“People on the farm are invited to participate because I think that it’s important from an incentive standpoint for the people who are working with the horses to do the best they can, and I think people do the best they can when they are vested.
"A lot of the people on the farm, including grooms and my assistant, own pieces of the horses as well.”
Gainesway is far from the only enterprise to try to pinhook at the Saratoga sale. The Taylor Made Farm-affiliated Bloodstock Investments also has a handful of yearlings consigned to the Saratoga sale that are pinhooks.
“I really like this sale,” says Katie Taylor, who oversees Bloodstock Investments. “Horse-wise, a clean vet report here is very important, along with horses that can walk well and have a good mind. We brought seven up here and everything we brought is very tolerant and easy-going.”
Taylor says she likes to focus on weanlings with good size and big strides when selecting pinhooking prospects.
“A horse that has a naturally good walk with a big over-stride can overcome a lot of things,” she says. “We had [eventual Grade 1-placed multiple stakes winner] Flameaway up here two years ago for our package. When we brought him up here he had this big, kind of plain head, but as soon as he started moving, no one even noticed.”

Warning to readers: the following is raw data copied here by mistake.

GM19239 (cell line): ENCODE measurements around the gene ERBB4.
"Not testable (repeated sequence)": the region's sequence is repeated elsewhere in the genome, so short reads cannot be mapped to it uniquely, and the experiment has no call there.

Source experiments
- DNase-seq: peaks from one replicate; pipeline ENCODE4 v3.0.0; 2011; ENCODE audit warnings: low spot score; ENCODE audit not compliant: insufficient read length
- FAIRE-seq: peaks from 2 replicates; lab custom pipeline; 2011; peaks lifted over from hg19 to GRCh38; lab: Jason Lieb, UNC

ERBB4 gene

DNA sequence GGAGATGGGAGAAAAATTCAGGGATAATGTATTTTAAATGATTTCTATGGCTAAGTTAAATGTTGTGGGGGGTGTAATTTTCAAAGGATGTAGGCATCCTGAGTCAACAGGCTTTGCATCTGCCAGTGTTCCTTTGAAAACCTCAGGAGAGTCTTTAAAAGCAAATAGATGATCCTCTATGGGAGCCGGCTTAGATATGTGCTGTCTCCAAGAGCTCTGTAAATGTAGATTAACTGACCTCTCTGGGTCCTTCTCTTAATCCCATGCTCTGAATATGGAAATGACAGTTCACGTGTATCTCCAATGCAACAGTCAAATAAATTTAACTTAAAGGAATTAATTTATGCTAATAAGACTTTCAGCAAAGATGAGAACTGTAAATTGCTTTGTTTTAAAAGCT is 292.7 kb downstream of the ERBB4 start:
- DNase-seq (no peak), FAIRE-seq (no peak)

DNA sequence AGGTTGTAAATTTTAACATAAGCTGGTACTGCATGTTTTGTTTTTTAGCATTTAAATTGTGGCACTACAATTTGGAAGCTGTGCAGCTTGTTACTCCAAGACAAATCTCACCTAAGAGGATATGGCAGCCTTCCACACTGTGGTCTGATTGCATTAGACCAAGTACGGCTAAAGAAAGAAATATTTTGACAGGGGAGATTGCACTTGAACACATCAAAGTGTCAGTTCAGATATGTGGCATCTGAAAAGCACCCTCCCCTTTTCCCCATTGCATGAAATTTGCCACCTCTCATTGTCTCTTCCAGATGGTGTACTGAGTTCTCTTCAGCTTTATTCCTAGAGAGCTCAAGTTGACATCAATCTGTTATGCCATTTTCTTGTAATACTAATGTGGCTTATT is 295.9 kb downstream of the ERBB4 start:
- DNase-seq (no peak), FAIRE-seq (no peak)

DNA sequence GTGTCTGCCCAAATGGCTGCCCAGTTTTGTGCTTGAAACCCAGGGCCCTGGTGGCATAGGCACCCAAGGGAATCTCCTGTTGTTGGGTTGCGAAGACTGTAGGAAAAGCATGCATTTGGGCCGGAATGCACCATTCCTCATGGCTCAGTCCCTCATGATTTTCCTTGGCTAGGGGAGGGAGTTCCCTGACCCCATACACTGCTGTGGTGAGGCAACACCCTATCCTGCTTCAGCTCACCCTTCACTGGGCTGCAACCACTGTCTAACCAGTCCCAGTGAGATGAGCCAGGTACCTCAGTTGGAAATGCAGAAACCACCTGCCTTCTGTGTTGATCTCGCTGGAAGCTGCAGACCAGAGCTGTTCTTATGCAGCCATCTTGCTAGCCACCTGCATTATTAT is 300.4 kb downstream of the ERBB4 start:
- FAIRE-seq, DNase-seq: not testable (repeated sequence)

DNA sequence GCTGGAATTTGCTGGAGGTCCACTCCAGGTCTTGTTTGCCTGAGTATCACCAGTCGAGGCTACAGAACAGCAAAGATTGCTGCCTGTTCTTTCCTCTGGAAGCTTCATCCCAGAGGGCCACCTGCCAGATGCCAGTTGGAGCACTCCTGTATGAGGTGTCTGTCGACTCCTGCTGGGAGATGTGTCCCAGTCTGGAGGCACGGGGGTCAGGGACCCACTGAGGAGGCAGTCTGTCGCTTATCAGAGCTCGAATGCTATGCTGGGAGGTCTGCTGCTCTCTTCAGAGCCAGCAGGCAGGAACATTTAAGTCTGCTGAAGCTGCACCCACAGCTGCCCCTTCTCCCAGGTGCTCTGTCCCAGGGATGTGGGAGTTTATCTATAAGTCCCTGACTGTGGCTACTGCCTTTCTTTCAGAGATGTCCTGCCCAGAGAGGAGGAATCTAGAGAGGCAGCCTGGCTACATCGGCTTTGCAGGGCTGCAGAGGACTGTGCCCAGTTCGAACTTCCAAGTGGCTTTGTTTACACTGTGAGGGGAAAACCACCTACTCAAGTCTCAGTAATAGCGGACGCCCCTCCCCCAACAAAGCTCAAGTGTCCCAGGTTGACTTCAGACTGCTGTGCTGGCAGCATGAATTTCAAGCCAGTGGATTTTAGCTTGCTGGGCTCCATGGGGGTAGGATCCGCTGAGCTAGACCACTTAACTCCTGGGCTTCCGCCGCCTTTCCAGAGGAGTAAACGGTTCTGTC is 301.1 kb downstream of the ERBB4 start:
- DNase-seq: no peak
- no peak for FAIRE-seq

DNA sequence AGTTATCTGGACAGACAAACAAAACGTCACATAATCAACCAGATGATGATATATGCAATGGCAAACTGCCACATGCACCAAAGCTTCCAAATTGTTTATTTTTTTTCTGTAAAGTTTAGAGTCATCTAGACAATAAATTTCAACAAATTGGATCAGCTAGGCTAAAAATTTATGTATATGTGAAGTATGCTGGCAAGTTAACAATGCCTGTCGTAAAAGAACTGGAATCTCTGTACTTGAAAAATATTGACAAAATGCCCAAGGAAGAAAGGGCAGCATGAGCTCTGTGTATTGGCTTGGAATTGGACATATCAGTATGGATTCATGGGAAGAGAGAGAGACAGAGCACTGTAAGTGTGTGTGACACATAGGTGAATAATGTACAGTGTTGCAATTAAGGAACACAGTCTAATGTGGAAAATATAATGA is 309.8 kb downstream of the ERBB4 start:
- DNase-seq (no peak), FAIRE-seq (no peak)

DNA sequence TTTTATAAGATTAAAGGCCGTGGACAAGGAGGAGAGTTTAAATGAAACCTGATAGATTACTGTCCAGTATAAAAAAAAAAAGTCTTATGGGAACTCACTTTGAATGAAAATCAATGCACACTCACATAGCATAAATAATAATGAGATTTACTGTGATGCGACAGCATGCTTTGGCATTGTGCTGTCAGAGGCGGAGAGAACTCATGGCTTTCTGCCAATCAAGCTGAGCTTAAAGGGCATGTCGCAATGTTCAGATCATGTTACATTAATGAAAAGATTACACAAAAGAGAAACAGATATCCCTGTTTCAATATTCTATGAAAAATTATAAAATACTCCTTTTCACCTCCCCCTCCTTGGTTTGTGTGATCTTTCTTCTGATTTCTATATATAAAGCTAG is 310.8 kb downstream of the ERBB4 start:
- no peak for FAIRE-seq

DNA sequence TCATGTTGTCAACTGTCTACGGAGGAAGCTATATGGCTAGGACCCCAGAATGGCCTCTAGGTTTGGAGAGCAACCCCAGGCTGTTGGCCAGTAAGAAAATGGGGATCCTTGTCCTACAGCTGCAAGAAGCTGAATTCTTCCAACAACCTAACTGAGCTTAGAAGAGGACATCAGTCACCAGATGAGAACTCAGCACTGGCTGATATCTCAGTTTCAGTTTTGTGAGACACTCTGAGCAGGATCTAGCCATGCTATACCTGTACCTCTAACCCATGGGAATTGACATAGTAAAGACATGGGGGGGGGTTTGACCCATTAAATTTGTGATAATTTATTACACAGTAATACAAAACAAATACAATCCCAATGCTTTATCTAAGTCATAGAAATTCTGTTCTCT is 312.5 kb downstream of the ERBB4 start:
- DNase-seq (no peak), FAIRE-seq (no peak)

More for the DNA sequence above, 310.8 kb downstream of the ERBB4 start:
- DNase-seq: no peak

This year’s Bloodstock Investments Saratoga pinhooks, all consigned through Taylor Made, include yearlings by Uncle Mo, More Than Ready, Will Take Charge, Lea and First Samurai.
Hip 33, an Uncle Mo colt from the family of Broodmare of the Year Weekend Surprise, cost $275,000 at the Keeneland November sale.
Top-notch conformation is perhaps the most important ingredient in trying to pinhook at Saratoga, Welker says.
“If you’re going to come here and be successful, you need an outstanding physical,” he says. “We’ll be a little bit forgiving at times on sires, we’ll be a little forgiving on female family, but what we do strive to do is put an outstanding physical in our book.
"When you do that, in most cases -if something didn’t get in the way, vetting or otherwise - people have been rewarded, so they’re continuing to use this as a place to sell expensive babies.”